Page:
Tar­get se­cu­rity of­fi­cers in Jan­uary re­al­ized items were miss­ing from a load­ing dock and started an in­ves­ti­ga­tion.

Po­lice were called in to in­ves­ti­gate and of­fi­cers con­duct­ing sur­veil­lance watched as the fe­male em­ployee helped to put mer­chan­dise from the load­ing dock in two movers’ trucks. Of­fi­cers fol­lowed one truck to a Henry County farm­house, and they found about $100,000 worth of Tar­get goods there.

Of­fi­cers said the house was set up like a store, with minire­frig­er­a­tors and freez­ers on a back porch, house­hold items in one room, and toys and clothes in an­other. It was one of four such farm­houses they raided.

The in­ves­ti­ga­tion con­tin­ues, and the woman has not been charged.

Not even Jack­son County Cir­cuit Court is safe from a trusted worker turned thief.

Three years ago, au­thor­i­ties ac­cused a long­time pur­chas­ing clerk at the court­house of steal­ing or try­ing to steal more than $230,000 worth of com­put­ers and elec­tron­ics over a two-year pe­riod.

The clerk, Laura L. Soe­mer, or­dered boxes of goods de­liv­ered to her at­ten­tion and then loaded them in her car as sher­iff’s deputies and other court­house work­ers watched or even helped.

Soe­mer was known as a goget­ter who pro­jected au­thor­ity, her boss said. Two years ago, she pleaded guilty to two counts of theft and was sen­tenced to 10 years in prison. She is el­i­gi­ble for pa­role in April.

Last year, a John­son County jury con­victed sales­man Clifton Wil­liams of steal­ing goods from a Jos. A. Bank Cloth­iers store in Over­land Park in a scheme that lasted six months or longer.

Over­land Park De­tec­tive By­ron Pierce said Wil­liams, 34, worked with ship­ping clerk Joshua Poland, 24, to steal about $30,000 worth of suits and other goods.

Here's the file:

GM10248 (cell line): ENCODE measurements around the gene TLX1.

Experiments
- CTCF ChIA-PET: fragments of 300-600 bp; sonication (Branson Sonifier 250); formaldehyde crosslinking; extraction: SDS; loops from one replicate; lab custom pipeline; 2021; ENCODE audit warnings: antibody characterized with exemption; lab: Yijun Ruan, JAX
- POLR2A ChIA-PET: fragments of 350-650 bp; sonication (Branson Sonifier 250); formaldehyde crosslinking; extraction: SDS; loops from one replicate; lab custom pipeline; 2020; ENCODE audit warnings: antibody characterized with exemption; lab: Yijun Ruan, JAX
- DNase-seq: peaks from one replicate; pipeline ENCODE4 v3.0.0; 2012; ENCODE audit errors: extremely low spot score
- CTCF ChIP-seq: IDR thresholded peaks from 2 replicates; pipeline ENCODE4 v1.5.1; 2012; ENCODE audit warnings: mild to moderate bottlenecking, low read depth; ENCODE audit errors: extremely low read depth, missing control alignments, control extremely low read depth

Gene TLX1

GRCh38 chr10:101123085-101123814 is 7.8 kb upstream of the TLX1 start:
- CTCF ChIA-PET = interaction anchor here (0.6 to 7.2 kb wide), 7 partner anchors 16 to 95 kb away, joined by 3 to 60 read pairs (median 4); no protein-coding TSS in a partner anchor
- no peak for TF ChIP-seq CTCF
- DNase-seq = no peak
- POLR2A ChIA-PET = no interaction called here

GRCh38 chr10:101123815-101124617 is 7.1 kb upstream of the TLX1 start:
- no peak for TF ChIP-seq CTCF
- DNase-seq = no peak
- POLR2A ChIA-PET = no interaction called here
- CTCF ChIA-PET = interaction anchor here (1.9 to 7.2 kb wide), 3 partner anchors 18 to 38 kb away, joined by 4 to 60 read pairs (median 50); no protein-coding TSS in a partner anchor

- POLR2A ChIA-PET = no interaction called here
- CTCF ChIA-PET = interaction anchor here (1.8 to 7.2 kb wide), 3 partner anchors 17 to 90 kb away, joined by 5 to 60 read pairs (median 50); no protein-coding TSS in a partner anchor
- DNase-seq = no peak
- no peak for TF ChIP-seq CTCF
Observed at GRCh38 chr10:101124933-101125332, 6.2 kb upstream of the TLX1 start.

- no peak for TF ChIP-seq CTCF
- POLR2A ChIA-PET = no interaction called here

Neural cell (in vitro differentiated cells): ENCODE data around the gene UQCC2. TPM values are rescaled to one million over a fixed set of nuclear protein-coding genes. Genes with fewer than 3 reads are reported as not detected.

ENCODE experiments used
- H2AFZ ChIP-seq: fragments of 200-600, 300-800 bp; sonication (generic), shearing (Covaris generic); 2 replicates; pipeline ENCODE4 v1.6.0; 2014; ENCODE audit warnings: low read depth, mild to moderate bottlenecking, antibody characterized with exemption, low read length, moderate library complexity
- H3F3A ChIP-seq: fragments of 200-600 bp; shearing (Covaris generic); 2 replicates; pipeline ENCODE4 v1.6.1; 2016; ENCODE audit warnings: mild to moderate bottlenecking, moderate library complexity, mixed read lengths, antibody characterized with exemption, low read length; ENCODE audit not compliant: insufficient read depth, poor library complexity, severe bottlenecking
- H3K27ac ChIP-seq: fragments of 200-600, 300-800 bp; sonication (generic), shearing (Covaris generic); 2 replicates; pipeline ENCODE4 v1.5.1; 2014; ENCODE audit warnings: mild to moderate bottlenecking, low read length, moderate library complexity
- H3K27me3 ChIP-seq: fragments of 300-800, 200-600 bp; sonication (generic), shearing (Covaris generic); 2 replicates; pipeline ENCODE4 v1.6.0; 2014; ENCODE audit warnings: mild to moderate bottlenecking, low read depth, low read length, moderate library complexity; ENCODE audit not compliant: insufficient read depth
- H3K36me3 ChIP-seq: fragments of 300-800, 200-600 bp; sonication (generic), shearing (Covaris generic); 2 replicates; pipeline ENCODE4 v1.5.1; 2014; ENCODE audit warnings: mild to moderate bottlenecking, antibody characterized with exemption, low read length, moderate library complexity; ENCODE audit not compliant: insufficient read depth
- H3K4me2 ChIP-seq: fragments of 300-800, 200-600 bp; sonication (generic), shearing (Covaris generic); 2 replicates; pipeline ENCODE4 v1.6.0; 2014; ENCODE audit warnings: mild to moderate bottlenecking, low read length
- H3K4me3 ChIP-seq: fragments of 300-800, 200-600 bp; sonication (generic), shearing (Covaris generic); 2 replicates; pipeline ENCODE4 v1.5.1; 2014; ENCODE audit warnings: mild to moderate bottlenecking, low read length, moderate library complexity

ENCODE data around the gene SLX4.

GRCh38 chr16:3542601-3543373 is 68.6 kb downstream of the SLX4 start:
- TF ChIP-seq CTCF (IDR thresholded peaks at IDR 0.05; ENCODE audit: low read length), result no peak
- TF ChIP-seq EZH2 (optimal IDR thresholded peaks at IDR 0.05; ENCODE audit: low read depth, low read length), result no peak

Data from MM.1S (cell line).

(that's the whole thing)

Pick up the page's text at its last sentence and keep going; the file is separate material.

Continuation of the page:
Pierce said some­one who worked for the men’s store chain no­ticed the ship­ping clerk sell­ing suits cheap on the In­ter­net and traced where the clerk worked. An au­dit led to an in­ter­ro­ga­tion of Poland, who ad­mit­ted con­spir­ing with Wil­liams.

Poland sent suits to some offthe-books buy­ers, and he and Wil­liams smug­gled some suits out the store’s back door in garbage bags and later sold the suits on the In­ter­net, Pierce said.

Poland said peo­ple who bought the suits said they paid 50 cents on the dol­lar, and the sales­man told the buy­ers he was sim­ply pass­ing on his em­ployer dis­count. No buy­ers were charged with crimes.

Wil­liams was sen­tenced to pro­ba­tion, and Poland tes­ti­fied against him and was placed in a prison-di­ver­sion pro­gram.

Of­ten, em­ployee thieves are not even pros­e­cuted, said Shul­man and other ex­perts.

Re­tail­ers want to keep the mat­ter quiet, get their money back and just fire of­fend­ers, Shul­man said.

“Then they (the thieves) go on to the next em­ployer and do it again.”

Shul­man said peo­ple steal out of greed, griev­ances or psy­cho­log­i­cal prob­lems.

“Peo­ple have a lot of au­thor­ity is­sues,” Shul­man said. “You’d be sur­prised at how many think they’re en­ti­tled.” To reach Joe Lambe, call 816-234-7714 or send e-mail to [email protected]­star.com.